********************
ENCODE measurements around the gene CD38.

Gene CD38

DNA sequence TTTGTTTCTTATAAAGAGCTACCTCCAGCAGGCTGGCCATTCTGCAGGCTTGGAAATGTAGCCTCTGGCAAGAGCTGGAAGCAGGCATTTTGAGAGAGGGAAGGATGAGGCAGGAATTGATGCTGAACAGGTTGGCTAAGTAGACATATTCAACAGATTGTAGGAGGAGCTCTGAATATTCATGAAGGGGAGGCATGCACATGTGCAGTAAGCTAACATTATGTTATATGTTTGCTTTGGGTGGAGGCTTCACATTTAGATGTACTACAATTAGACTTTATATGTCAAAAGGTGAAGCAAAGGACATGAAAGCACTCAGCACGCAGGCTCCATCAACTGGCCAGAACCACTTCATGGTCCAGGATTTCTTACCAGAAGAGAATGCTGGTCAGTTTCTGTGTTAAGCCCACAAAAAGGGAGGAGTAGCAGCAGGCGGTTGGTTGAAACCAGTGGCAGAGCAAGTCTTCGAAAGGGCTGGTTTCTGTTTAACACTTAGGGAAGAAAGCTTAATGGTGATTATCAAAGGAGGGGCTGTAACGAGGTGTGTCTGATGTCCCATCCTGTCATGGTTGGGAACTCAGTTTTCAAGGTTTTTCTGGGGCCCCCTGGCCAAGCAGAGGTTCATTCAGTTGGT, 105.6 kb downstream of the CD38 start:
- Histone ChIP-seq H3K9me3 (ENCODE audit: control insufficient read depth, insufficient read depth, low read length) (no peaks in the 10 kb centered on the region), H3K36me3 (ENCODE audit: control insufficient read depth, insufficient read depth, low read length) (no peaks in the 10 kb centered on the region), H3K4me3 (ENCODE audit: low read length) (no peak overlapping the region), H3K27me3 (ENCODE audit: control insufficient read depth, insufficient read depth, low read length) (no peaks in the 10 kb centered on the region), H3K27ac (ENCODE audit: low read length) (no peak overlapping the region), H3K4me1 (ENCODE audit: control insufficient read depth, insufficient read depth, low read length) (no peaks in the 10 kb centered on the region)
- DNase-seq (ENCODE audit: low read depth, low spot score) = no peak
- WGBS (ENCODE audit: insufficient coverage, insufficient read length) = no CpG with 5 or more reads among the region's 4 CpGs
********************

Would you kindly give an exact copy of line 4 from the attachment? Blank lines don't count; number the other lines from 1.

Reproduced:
- Histone ChIP-seq H3K9me3 (ENCODE audit: control insufficient read depth, insufficient read depth, low read length) (no peaks in the 10 kb centered on the region), H3K36me3 (ENCODE audit: control insufficient read depth, insufficient read depth, low read length) (no peaks in the 10 kb centered on the region), H3K4me3 (ENCODE audit: low read length) (no peak overlapping the region), H3K27me3 (ENCODE audit: control insufficient read depth, insufficient read depth, low read length) (no peaks in the 10 kb centered on the region), H3K27ac (ENCODE audit: low read length) (no peak overlapping the region), H3K4me1 (ENCODE audit: control insufficient read depth, insufficient read depth, low read length) (no peaks in the 10 kb centered on the region)